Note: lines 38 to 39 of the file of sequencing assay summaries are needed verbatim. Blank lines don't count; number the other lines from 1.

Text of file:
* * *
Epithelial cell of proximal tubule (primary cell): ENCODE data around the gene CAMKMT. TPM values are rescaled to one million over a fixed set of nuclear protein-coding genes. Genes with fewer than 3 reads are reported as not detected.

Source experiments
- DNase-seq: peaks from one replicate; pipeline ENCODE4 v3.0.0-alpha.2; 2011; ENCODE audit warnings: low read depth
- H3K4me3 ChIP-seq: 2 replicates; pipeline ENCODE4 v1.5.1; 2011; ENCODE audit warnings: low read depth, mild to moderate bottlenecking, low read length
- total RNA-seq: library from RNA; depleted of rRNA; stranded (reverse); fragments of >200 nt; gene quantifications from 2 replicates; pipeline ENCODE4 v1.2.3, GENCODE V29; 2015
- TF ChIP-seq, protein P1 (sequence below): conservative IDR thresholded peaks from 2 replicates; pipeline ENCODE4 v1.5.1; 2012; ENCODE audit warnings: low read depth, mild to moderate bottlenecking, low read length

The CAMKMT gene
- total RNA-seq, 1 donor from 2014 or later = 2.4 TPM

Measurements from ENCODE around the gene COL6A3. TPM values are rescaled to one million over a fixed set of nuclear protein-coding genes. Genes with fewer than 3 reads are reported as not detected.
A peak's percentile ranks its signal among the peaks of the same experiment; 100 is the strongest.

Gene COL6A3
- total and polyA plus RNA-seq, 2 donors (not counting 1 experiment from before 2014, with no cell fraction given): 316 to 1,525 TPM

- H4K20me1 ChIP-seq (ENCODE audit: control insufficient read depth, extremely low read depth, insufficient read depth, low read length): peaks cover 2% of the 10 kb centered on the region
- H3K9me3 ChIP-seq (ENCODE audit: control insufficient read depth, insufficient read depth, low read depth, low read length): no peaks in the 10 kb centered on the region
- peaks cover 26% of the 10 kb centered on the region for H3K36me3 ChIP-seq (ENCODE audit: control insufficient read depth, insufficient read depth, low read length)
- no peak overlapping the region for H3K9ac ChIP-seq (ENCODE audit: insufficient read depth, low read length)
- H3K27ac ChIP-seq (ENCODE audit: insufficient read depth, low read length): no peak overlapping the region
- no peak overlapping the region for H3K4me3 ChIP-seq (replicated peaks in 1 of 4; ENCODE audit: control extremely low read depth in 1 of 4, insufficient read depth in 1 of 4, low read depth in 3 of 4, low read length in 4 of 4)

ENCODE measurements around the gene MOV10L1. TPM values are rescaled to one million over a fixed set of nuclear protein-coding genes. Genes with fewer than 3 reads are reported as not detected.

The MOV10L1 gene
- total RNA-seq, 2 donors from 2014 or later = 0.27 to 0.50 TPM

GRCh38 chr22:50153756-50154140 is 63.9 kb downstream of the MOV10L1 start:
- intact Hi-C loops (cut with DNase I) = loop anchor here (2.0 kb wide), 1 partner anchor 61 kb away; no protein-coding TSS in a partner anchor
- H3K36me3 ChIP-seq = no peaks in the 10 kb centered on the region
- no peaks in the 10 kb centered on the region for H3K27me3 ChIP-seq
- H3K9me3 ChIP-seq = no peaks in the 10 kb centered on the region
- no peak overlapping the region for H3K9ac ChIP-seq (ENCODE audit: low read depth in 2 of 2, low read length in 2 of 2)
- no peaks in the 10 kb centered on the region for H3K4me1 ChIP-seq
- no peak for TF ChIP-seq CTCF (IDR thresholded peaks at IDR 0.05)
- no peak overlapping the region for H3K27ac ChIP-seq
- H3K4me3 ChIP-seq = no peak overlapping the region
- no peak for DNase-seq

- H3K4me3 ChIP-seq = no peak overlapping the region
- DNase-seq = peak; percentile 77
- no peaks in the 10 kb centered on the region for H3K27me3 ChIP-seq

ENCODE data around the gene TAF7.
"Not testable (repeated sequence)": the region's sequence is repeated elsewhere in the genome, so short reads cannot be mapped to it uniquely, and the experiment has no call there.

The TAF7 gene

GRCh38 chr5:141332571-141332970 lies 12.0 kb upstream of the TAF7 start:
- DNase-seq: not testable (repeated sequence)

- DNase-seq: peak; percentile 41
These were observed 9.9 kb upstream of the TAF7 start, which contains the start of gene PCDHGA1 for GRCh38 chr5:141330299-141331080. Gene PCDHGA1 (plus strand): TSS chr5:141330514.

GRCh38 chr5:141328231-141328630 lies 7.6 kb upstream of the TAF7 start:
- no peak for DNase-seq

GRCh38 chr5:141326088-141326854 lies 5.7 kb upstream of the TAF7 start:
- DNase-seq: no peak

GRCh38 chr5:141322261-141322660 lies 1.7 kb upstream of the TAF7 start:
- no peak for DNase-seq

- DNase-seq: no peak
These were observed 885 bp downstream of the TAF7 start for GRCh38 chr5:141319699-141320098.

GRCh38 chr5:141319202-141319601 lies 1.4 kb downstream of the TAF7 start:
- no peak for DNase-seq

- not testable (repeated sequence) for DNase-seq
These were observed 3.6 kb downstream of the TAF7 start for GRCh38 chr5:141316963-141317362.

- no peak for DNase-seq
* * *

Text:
The TAF7 gene

GRCh38 chr5:141332571-141332970 lies 12.0 kb upstream of the TAF7 start: